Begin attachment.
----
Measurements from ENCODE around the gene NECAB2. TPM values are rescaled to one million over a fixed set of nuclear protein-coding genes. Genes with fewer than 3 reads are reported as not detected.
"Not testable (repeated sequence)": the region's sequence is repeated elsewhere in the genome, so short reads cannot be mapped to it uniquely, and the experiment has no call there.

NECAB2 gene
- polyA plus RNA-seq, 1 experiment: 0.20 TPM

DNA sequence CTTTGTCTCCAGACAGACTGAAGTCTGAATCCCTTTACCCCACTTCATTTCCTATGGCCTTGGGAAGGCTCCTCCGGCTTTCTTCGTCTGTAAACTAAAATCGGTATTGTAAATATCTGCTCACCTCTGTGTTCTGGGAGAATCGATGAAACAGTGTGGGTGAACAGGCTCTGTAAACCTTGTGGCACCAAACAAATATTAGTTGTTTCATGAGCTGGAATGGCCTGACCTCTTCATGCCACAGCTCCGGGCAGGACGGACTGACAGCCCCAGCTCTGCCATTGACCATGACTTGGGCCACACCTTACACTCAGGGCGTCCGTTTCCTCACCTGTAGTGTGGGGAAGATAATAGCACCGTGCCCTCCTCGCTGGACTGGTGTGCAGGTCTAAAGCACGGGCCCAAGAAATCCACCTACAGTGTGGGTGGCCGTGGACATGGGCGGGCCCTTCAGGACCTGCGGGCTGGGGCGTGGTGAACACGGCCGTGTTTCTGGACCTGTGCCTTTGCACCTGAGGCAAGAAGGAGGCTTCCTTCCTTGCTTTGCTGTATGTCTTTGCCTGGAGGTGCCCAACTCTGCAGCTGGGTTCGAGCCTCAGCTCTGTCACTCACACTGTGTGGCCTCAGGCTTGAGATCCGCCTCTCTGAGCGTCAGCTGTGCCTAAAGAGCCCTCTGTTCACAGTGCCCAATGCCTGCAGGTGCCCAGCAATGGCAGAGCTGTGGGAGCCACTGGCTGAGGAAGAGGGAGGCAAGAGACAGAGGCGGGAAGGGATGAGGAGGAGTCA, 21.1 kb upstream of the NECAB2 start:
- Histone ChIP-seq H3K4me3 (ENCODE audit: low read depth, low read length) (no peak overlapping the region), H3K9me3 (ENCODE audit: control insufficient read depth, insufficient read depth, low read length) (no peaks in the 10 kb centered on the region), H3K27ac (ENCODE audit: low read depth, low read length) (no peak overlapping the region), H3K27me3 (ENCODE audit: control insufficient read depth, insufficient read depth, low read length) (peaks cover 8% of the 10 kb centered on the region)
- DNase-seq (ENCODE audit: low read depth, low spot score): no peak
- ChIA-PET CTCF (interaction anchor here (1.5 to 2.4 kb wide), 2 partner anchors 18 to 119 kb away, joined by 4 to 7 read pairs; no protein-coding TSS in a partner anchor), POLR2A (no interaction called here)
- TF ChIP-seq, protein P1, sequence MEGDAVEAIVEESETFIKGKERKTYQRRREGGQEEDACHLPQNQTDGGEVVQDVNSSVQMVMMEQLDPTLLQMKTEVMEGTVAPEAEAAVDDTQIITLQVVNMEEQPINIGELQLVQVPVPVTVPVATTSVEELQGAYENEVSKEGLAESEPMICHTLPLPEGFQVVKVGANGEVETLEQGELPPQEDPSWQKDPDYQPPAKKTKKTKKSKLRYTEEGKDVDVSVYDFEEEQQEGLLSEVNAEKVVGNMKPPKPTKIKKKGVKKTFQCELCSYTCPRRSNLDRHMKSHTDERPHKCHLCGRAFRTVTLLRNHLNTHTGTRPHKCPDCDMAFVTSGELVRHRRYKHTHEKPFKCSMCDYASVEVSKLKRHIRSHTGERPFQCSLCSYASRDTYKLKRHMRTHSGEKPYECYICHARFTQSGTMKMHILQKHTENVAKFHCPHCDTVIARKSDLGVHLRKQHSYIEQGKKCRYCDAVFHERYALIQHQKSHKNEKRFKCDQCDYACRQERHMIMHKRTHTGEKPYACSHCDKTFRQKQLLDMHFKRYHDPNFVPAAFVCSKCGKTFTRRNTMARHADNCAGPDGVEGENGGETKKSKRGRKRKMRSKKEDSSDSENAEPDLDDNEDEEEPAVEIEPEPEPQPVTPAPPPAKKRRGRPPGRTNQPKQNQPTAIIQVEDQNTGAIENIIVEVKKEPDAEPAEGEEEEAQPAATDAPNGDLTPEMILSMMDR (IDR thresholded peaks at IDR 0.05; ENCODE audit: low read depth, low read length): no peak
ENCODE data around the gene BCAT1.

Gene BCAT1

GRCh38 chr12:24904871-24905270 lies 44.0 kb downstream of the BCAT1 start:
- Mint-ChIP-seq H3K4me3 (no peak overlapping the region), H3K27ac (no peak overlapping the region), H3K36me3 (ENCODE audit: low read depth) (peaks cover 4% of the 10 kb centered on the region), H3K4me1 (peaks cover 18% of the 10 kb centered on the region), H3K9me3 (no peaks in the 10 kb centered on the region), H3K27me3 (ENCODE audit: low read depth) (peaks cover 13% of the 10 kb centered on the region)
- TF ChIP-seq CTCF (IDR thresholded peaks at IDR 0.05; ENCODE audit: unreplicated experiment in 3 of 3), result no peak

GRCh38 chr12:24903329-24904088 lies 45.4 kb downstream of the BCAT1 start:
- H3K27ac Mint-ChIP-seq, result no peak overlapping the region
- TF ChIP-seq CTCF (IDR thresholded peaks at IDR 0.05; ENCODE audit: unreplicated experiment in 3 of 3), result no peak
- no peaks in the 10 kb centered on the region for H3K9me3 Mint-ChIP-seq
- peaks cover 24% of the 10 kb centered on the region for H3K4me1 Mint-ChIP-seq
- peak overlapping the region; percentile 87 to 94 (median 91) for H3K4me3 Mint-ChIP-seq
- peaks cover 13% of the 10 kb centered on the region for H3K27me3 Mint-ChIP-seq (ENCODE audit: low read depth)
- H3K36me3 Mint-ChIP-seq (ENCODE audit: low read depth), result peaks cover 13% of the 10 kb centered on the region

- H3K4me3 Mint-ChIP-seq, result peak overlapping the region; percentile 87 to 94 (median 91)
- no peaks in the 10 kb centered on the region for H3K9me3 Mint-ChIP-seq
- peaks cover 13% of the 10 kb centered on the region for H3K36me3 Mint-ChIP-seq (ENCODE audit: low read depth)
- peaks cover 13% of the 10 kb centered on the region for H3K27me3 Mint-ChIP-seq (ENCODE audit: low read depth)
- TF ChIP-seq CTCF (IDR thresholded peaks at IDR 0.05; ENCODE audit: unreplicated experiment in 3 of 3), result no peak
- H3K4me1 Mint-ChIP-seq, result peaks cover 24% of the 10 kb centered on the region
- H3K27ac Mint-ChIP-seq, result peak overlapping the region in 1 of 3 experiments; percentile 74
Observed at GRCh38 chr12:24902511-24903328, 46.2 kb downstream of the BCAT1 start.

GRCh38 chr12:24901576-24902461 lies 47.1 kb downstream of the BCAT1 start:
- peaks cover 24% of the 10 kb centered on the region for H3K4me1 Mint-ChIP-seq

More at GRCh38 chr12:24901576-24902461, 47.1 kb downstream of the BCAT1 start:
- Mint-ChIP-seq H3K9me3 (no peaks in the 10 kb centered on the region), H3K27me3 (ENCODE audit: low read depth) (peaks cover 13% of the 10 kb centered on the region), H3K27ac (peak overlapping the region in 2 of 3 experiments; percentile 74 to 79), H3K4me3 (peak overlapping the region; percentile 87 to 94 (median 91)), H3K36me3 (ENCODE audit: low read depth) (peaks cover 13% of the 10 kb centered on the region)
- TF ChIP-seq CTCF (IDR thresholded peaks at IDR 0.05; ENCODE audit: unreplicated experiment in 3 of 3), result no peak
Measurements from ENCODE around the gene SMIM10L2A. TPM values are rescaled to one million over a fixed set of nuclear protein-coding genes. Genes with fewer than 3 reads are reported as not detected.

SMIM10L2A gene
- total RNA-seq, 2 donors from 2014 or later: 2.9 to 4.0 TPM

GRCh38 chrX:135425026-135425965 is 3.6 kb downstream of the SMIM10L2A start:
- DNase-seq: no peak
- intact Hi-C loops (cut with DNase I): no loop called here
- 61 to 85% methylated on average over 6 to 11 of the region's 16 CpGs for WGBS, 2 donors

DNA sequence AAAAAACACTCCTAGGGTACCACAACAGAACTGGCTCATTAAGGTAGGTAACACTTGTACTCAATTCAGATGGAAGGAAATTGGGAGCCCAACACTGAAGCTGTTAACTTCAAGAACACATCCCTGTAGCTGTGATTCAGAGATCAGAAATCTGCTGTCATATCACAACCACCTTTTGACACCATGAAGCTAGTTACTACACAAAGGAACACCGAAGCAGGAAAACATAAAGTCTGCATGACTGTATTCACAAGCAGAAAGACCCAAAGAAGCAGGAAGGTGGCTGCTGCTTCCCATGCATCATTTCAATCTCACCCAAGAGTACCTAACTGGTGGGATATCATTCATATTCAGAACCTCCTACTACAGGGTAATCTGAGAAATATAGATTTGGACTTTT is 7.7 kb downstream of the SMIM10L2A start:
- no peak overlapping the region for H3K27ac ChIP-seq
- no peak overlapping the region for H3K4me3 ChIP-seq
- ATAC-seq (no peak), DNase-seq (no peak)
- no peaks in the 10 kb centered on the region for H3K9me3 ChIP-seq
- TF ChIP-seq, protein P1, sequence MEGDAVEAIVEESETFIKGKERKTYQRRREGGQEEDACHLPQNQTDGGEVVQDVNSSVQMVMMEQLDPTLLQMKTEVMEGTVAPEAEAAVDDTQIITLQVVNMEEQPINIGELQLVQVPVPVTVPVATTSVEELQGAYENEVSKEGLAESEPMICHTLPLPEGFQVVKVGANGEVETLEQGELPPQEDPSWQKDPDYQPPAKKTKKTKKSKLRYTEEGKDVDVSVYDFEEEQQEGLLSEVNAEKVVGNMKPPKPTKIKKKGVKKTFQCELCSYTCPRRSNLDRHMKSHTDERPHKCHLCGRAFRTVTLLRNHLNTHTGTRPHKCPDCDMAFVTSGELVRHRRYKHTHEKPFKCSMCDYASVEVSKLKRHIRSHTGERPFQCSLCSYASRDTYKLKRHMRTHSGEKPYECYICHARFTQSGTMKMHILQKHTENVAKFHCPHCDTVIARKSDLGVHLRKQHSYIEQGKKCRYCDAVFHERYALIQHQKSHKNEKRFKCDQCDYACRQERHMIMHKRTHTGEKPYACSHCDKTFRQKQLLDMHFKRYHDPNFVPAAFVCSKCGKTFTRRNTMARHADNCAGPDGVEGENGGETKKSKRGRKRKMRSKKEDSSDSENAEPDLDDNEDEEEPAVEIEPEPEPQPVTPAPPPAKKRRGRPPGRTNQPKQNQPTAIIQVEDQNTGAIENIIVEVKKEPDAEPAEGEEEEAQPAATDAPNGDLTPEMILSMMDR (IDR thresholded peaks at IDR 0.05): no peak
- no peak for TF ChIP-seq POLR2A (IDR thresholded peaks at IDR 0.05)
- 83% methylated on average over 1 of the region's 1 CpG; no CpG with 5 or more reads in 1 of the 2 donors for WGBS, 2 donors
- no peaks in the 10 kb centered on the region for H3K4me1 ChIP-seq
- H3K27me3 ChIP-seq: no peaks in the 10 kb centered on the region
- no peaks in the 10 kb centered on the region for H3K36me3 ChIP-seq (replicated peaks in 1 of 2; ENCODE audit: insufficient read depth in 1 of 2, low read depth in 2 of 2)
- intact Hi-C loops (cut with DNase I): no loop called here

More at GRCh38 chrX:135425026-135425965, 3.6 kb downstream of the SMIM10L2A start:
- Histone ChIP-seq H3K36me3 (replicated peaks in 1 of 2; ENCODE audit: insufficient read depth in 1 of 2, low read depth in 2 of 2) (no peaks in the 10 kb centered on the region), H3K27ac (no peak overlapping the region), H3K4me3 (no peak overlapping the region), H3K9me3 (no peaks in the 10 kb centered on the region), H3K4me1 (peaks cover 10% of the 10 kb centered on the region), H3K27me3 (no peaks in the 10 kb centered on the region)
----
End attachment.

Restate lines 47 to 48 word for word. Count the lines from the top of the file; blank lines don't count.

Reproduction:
- no peaks in the 10 kb centered on the region for H3K9me3 ChIP-seq
- TF ChIP-seq, protein P1, sequence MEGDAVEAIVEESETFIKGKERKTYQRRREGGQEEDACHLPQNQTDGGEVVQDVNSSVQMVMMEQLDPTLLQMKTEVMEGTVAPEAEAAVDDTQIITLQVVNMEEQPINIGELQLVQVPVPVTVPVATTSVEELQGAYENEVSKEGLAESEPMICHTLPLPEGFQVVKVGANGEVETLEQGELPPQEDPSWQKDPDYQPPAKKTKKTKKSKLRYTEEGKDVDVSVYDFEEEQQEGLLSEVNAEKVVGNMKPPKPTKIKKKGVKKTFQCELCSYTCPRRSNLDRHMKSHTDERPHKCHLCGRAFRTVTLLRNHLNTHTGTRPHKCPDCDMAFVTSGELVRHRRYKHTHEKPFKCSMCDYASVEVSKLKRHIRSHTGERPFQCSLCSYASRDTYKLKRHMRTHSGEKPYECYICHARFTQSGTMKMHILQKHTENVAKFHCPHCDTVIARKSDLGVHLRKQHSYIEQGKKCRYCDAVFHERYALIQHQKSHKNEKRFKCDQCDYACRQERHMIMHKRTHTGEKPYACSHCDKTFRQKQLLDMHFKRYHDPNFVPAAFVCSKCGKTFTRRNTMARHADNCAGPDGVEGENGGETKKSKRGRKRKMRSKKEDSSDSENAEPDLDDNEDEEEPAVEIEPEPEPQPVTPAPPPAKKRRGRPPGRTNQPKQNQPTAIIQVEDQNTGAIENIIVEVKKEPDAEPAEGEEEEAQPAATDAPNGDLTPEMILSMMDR (IDR thresholded peaks at IDR 0.05): no peak